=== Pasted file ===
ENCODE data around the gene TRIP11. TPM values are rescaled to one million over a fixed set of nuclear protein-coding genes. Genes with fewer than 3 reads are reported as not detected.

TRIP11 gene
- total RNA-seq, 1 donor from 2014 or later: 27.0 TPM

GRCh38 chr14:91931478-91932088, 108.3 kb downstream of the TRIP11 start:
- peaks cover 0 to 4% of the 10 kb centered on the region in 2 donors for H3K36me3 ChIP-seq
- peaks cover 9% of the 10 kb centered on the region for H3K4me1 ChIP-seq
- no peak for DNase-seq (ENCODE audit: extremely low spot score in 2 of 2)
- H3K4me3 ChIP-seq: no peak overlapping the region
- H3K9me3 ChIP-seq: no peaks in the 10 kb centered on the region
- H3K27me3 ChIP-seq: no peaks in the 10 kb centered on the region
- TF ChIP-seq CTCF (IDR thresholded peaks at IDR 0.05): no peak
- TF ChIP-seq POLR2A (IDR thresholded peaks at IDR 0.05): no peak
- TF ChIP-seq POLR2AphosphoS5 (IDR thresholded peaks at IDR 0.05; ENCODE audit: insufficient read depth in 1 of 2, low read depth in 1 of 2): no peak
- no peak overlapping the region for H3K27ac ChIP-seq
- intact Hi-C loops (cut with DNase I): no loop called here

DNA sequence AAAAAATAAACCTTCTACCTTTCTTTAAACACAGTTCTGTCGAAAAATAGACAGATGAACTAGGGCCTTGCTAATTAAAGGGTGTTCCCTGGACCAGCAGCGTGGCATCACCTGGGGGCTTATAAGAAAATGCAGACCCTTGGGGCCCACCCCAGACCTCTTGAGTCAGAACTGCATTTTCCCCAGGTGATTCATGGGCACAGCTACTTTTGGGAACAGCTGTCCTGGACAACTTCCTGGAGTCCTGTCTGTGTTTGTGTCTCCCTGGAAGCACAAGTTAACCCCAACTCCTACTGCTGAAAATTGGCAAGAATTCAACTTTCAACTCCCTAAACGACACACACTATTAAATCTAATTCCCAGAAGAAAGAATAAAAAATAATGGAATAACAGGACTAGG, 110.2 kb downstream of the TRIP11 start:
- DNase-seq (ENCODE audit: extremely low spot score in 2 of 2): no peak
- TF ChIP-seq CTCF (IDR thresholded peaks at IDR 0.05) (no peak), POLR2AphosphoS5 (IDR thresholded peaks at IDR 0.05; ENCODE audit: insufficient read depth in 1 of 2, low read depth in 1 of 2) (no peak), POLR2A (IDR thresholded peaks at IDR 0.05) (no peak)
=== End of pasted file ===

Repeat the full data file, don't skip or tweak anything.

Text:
ENCODE data around the gene TRIP11. TPM values are rescaled to one million over a fixed set of nuclear protein-coding genes. Genes with fewer than 3 reads are reported as not detected.

TRIP11 gene
- total RNA-seq, 1 donor from 2014 or later: 27.0 TPM

GRCh38 chr14:91931478-91932088, 108.3 kb downstream of the TRIP11 start:
- peaks cover 0 to 4% of the 10 kb centered on the region in 2 donors for H3K36me3 ChIP-seq
- peaks cover 9% of the 10 kb centered on the region for H3K4me1 ChIP-seq
- no peak for DNase-seq (ENCODE audit: extremely low spot score in 2 of 2)
- H3K4me3 ChIP-seq: no peak overlapping the region
- H3K9me3 ChIP-seq: no peaks in the 10 kb centered on the region
- H3K27me3 ChIP-seq: no peaks in the 10 kb centered on the region
- TF ChIP-seq CTCF (IDR thresholded peaks at IDR 0.05): no peak
- TF ChIP-seq POLR2A (IDR thresholded peaks at IDR 0.05): no peak
- TF ChIP-seq POLR2AphosphoS5 (IDR thresholded peaks at IDR 0.05; ENCODE audit: insufficient read depth in 1 of 2, low read depth in 1 of 2): no peak
- no peak overlapping the region for H3K27ac ChIP-seq
- intact Hi-C loops (cut with DNase I): no loop called here

DNA sequence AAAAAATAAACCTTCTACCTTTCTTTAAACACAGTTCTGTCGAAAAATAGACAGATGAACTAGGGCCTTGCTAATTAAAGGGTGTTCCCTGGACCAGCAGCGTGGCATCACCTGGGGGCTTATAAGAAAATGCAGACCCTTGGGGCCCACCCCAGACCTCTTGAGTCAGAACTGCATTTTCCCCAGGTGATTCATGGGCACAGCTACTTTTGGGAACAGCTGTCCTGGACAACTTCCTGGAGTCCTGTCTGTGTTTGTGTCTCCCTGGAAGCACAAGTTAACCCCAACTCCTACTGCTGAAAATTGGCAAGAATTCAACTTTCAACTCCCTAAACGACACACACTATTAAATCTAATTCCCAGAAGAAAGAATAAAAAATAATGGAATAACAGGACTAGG, 110.2 kb downstream of the TRIP11 start:
- DNase-seq (ENCODE audit: extremely low spot score in 2 of 2): no peak
- TF ChIP-seq CTCF (IDR thresholded peaks at IDR 0.05) (no peak), POLR2AphosphoS5 (IDR thresholded peaks at IDR 0.05; ENCODE audit: insufficient read depth in 1 of 2, low read depth in 1 of 2) (no peak), POLR2A (IDR thresholded peaks at IDR 0.05) (no peak)